1980sThis year, Chain Store Guide celebrates its 80th anniversary. In honor of this occasion, we are hosting a monthly series of editorials called “Chain Store Guide Through The Ages”, starting with the 1930s. Each month we will take a look at a different decade and review what was happening in that time and how it effected the industries we now serve. Though we started off printing paper directories, our delivery of essential business sales leads has evolved into a robust and powerful online database system used by many of the top Fortune 500 companies today.

Chain Store Guide In The ’80s

The eighties were defined in many ways by materialism and consumerism but began with an economy that was the worst since The Great Depression in the 1930’s. President Ronald Reagan held office for eight years and many of his conservative policies were an integral part of the social, economic, and political landscapes. The stock market saw explosive growth starting in 1982 until its crash in 1987. The bull market created new wealth and a new generation of millionaires. Status seekers were transforming the eighties into the “Me” generation.

The late eighties brought the War on Drugs as well as the much anticipated end of the Cold War. The computer, electronics, and video game industries were growing rapidly. The development of the modern internet was underway. Computer sales were rising and the VCR was growing in popularity. By the end of the decade 60 percent of television owners subscribed to cable service. The music industry brought many of the “one-hit-wonders” that are still popular to this day. MTV launched and gave rise to music videos which had a profound effect on music and popular culture overall. Apparel and fashion had a loud and colorful style never before seen in American culture. By the end of the decade the average income was $27,210, a new house was $120,000, and a gallon of gas was 97 cents.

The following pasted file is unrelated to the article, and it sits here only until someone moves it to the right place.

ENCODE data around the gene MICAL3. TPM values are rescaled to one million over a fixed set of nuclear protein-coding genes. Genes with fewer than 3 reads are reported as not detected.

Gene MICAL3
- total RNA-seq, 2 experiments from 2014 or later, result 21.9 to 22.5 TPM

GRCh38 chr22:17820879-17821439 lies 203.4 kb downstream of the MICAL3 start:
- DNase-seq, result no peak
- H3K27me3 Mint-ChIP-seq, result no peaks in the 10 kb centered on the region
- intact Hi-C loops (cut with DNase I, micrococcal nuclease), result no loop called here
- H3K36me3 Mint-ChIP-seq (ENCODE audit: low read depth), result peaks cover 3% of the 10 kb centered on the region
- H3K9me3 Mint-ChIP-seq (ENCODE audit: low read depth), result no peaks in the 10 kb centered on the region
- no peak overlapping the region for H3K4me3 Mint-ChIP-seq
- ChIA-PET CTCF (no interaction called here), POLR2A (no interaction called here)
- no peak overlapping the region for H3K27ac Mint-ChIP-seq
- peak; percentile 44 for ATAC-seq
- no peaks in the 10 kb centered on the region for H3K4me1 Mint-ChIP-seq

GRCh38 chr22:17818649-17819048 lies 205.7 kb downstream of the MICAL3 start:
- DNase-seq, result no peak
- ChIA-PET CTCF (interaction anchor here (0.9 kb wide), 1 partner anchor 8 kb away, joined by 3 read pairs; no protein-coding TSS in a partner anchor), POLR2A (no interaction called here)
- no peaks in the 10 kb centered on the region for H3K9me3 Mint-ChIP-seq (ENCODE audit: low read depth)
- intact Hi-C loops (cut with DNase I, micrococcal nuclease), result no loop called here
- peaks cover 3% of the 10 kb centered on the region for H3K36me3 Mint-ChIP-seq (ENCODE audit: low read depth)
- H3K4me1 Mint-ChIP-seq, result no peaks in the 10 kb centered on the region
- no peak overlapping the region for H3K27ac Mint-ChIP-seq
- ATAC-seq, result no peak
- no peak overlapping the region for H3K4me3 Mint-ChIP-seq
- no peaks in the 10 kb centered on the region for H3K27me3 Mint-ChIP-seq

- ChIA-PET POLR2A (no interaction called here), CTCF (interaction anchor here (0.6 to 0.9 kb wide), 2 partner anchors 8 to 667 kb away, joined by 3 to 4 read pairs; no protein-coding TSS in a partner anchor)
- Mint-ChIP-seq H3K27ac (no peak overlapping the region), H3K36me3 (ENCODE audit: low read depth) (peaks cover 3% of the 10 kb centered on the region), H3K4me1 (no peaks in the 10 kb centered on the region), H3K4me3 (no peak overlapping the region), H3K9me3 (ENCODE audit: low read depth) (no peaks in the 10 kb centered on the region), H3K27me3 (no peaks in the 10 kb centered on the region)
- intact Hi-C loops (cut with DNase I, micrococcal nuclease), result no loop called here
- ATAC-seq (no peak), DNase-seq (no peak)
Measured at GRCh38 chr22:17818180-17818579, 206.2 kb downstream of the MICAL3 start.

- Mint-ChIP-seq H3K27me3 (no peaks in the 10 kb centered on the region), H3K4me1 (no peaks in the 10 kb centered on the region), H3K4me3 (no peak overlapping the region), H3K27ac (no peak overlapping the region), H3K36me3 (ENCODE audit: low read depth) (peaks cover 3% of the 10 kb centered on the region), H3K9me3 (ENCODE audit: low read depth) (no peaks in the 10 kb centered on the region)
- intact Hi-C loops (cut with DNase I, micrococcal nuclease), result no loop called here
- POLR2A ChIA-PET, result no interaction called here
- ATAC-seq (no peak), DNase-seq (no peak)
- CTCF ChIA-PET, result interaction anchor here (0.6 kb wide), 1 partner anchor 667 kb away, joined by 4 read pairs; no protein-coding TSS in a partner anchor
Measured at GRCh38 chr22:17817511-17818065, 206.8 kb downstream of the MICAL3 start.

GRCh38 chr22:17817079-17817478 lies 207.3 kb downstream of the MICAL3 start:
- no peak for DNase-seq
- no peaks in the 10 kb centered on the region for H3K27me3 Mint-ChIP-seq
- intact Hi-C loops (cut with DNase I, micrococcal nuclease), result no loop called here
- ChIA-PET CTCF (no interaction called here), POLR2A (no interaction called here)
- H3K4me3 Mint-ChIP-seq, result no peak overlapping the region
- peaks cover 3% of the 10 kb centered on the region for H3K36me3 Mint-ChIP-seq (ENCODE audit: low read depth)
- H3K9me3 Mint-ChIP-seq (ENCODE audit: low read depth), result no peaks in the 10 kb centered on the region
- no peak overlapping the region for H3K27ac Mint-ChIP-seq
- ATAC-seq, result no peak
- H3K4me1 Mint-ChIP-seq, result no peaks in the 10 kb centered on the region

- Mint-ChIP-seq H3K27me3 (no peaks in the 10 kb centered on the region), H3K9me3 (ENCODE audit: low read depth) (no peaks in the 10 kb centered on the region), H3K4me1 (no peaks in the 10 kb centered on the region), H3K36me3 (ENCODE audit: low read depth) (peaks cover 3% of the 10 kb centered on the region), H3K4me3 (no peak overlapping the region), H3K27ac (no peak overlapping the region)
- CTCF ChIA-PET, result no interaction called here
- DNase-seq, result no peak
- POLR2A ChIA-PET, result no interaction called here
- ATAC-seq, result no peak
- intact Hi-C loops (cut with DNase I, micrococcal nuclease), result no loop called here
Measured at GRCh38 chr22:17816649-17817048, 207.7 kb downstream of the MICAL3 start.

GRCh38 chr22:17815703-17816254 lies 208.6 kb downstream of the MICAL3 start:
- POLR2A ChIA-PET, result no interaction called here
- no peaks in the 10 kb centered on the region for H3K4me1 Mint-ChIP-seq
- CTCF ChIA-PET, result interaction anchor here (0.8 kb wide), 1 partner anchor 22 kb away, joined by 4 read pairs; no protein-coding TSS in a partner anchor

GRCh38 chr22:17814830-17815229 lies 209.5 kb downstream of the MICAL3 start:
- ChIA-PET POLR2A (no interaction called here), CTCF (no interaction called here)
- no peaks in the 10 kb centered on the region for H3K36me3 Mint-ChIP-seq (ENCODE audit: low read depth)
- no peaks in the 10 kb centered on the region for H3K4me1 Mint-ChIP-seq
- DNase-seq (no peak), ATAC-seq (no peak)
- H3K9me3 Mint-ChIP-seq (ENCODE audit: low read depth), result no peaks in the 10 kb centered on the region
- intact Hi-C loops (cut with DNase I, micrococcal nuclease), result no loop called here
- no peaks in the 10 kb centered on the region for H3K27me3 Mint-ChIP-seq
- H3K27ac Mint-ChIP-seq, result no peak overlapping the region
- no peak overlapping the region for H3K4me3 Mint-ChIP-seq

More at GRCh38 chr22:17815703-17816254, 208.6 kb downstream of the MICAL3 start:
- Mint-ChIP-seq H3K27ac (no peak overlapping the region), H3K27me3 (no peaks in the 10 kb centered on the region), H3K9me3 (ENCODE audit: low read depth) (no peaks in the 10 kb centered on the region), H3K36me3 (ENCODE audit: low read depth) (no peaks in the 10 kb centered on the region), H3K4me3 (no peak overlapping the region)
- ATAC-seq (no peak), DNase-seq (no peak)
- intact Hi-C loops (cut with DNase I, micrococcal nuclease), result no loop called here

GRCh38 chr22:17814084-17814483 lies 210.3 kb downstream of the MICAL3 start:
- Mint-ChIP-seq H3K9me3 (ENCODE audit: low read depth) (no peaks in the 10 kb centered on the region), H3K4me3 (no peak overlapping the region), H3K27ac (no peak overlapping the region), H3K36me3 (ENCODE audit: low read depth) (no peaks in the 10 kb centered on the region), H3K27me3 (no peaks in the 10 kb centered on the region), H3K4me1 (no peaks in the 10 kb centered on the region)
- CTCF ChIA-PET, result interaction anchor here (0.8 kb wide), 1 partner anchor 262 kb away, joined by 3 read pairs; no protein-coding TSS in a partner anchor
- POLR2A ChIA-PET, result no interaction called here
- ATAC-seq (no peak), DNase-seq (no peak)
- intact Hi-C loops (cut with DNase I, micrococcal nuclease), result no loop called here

While high fashion had declined during the 1960’s and 1970’s, the 1980’s saw a rise in the popularity of designer styles. Wealthy people across the country made their way to New York boutiques and Paris fashion shows to purchase directly from designers’ lines. Mass producers replicated the high fashions for the general public and department stores specialized in selling them.

Power and money dominated the styles of the 1980’s. Women wore expensive suits and dresses during the day and extravagant designer gowns in the evening. Brand names became increasingly important in this decade, making Ralph Lauren and Calvin Klein household names, among others. Designer jewelry, such as diamonds and pearls were popular among many women, not only for beauty but as symbols of wealth and power.

Ross Stores debuted in this decade to serve as an outlet for designer brands. Tween Brands got its start in the late 1980’s as Limited too stores introduced designer styles for girls. Top brands such as Aeropostale, BCBG, Express, Guess, J. Crew, J. Jill and Tommy Hilfiger were founded in the 1980’s.


Following Costco’s enormously successful lead, Walmart opened its own membership club concept in the form of Sam’s Club, appropriately named after Walmart founder Sam Walton. One year later, in 1984, the third of the remaining national membership clubs, BJ’s Wholesale Club, was founded by then retail discount giant Zayre Corporation, in New England. Though both of these newer club concepts were to experience challenging times, Walmart’s considerable clout in the backing of Sam’s Club and dynamic executive and strategic changes for BJs, about a decade after becoming an independent, have resulted in strong retail forces.

Specialty retailing entered a new era as national office supply chains Staples and Office Depot were both founded in 1986. Two years later OfficeMax was founded and opened its first store in Ohio. These chains grew rapidly. Of course, currently two of these market dominators, Office Depot and OfficeMax are planning a merger.